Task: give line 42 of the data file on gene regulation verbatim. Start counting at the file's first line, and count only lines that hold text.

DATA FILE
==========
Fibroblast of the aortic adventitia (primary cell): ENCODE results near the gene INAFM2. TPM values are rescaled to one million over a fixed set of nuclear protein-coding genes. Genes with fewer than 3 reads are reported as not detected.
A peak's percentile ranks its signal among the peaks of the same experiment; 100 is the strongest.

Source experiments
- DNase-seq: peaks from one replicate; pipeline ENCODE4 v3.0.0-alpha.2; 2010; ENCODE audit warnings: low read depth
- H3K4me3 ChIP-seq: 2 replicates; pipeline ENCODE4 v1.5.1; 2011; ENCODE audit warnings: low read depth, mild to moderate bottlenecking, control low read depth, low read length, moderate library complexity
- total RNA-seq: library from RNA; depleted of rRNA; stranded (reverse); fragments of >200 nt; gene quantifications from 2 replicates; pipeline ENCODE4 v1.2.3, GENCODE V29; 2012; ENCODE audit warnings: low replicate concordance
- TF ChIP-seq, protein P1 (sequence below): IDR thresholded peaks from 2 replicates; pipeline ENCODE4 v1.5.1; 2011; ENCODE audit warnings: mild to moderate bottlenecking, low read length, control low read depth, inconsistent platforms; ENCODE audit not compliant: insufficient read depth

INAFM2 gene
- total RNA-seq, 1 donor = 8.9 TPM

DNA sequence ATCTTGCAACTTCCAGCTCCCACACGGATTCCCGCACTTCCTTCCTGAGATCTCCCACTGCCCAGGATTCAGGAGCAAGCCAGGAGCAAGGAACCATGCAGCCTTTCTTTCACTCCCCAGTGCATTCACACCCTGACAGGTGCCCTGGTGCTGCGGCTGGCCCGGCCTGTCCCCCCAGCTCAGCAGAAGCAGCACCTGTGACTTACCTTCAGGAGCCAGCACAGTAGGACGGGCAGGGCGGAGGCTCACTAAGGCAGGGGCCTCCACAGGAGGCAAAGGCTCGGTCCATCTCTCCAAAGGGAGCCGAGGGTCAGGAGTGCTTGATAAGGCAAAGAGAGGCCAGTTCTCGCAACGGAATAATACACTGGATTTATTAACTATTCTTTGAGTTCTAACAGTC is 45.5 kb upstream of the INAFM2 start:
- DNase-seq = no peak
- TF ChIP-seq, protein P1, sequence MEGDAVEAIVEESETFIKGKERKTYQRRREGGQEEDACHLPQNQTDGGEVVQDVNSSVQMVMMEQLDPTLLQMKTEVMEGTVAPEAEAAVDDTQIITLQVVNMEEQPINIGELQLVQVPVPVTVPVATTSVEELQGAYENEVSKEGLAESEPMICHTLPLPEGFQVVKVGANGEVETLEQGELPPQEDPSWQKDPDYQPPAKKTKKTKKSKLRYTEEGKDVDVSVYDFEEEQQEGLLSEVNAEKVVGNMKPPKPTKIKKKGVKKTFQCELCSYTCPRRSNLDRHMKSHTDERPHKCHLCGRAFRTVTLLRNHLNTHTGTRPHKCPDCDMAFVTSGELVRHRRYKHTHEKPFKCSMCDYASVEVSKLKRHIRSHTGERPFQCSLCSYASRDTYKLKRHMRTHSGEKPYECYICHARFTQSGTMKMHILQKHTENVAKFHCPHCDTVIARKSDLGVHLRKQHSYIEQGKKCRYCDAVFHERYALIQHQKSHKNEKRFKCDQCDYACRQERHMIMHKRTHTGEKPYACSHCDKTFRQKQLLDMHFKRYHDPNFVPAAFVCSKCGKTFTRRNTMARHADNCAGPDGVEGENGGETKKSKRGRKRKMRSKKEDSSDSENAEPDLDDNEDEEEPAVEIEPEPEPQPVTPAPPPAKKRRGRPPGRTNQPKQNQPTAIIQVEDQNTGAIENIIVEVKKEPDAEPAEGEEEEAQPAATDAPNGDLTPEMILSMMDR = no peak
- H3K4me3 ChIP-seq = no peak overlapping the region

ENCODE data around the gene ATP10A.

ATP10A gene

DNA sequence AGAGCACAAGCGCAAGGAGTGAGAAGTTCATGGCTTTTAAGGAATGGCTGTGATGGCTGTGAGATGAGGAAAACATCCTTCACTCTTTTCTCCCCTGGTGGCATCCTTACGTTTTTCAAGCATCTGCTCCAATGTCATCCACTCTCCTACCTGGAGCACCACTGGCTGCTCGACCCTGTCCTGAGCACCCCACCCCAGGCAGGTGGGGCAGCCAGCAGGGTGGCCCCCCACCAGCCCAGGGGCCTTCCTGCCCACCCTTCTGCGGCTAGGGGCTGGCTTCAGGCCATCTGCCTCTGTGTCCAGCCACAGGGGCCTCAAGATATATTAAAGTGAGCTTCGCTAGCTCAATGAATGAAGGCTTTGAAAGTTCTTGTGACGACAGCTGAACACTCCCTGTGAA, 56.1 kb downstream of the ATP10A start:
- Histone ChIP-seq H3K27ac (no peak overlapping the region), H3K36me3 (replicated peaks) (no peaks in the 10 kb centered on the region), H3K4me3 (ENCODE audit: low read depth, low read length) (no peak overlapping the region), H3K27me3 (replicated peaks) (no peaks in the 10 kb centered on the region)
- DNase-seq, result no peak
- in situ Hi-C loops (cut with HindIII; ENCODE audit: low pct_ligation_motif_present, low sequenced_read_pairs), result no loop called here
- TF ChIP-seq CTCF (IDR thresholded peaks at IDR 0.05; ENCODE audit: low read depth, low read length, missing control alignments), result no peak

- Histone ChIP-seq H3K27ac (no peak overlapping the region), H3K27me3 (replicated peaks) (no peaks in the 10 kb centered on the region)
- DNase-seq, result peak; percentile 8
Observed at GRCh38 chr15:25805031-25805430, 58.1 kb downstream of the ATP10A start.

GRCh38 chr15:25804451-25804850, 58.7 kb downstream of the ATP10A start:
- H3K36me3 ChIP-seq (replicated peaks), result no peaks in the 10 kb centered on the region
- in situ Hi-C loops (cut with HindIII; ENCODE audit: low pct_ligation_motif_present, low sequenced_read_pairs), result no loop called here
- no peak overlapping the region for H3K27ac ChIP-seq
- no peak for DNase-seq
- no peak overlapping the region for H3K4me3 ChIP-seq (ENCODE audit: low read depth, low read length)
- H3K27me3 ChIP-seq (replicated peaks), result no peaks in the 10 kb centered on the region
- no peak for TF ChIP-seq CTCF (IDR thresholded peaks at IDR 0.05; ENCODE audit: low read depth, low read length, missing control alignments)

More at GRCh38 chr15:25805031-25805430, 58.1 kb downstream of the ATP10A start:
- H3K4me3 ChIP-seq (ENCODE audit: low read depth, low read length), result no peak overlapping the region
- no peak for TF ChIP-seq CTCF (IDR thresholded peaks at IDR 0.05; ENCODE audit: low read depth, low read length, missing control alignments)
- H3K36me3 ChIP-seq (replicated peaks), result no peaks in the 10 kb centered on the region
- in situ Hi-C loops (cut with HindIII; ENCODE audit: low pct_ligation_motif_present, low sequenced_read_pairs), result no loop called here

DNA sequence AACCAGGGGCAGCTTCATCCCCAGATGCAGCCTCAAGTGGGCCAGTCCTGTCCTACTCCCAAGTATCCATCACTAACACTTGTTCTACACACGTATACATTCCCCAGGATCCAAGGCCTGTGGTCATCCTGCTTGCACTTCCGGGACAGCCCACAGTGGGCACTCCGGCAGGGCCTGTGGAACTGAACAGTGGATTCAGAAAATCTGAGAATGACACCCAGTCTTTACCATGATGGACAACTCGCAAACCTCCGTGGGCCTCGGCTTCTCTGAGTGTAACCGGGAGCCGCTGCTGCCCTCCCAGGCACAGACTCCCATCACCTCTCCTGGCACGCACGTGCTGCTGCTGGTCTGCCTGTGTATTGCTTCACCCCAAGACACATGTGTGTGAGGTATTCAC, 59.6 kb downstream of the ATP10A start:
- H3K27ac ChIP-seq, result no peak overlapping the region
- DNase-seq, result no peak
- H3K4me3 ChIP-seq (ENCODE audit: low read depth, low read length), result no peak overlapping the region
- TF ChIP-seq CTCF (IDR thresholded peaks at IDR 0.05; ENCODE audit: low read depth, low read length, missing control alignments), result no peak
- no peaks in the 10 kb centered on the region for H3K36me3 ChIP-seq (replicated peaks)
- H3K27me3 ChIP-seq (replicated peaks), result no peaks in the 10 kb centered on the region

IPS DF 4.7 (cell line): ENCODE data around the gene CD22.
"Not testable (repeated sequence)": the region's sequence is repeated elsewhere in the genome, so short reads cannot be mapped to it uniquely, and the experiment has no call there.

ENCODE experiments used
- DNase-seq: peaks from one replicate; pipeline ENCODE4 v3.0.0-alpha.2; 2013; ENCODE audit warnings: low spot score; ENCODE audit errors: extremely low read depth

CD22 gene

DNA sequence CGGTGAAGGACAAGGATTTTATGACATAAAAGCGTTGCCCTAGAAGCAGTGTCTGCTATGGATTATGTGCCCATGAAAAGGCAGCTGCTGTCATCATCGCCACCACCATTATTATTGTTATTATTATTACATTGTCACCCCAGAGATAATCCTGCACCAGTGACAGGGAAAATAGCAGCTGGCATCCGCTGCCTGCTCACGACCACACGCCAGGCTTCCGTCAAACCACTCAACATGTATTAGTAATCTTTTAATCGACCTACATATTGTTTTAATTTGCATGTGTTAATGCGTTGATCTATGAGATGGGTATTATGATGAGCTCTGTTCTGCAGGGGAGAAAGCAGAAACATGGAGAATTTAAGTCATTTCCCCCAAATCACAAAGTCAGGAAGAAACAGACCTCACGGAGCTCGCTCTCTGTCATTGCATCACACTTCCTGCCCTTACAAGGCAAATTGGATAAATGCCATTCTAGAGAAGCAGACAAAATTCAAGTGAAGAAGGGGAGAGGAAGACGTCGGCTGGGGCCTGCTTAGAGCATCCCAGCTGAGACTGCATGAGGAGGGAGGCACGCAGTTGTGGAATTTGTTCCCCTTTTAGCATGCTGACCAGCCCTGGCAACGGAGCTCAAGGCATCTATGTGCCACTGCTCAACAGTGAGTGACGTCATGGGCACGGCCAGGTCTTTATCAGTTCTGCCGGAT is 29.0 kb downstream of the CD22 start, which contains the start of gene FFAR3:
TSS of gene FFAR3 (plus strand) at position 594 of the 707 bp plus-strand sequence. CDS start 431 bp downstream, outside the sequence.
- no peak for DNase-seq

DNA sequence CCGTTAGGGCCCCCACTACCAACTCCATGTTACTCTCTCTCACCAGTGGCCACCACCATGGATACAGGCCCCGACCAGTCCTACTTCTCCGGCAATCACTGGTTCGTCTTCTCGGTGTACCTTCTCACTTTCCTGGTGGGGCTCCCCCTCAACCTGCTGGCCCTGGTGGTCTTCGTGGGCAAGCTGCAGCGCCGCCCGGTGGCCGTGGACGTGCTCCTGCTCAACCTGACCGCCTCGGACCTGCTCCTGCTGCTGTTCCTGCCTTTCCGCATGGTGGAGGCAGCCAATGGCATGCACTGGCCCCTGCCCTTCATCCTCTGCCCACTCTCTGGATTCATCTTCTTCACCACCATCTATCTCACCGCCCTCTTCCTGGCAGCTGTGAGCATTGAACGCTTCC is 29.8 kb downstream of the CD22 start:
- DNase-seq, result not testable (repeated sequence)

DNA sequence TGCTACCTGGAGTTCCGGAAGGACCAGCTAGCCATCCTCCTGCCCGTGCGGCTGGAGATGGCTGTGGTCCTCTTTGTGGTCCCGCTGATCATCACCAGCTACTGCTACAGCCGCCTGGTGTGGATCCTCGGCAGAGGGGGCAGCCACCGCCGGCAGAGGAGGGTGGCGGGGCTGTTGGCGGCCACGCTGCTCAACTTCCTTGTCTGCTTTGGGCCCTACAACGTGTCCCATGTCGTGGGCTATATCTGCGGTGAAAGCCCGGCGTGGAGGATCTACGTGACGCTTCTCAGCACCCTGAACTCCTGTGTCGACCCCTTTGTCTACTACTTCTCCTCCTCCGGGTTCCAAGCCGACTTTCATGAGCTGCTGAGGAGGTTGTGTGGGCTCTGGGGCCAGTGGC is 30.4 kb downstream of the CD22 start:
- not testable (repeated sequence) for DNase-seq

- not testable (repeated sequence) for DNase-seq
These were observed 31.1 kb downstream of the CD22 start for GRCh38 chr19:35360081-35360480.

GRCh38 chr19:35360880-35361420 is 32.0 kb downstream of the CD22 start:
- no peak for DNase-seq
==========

- no peaks in the 10 kb centered on the region for H3K36me3 ChIP-seq (replicated peaks)